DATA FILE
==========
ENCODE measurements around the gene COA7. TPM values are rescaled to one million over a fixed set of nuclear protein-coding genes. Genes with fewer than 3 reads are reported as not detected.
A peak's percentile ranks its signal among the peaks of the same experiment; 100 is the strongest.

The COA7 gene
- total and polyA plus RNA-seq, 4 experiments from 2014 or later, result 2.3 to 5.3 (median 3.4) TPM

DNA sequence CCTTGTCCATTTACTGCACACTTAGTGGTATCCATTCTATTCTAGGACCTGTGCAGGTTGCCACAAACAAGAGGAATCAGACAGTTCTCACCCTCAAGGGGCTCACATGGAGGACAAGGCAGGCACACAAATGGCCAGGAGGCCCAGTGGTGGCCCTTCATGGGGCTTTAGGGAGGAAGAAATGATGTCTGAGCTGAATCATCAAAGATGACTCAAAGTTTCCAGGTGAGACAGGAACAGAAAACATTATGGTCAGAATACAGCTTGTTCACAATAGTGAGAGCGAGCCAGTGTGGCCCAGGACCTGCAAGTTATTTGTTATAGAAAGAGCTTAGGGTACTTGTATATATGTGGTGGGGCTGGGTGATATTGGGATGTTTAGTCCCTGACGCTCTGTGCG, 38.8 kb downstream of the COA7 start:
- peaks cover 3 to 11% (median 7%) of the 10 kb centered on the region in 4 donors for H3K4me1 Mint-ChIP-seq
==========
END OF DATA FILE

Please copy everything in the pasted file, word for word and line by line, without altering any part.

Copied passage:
ENCODE measurements around the gene COA7. TPM values are rescaled to one million over a fixed set of nuclear protein-coding genes. Genes with fewer than 3 reads are reported as not detected.
A peak's percentile ranks its signal among the peaks of the same experiment; 100 is the strongest.

The COA7 gene
- total and polyA plus RNA-seq, 4 experiments from 2014 or later, result 2.3 to 5.3 (median 3.4) TPM

DNA sequence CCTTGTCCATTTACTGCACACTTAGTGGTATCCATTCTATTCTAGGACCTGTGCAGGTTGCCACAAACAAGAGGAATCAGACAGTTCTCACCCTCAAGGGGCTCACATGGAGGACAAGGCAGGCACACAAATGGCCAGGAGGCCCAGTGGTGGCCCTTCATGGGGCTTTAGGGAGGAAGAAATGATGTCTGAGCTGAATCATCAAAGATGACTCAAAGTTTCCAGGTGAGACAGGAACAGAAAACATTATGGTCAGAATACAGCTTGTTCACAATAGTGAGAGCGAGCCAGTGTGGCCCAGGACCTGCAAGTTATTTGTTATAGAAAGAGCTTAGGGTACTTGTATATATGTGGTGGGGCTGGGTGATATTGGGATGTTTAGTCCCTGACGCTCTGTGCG, 38.8 kb downstream of the COA7 start:
- peaks cover 3 to 11% (median 7%) of the 10 kb centered on the region in 4 donors for H3K4me1 Mint-ChIP-seq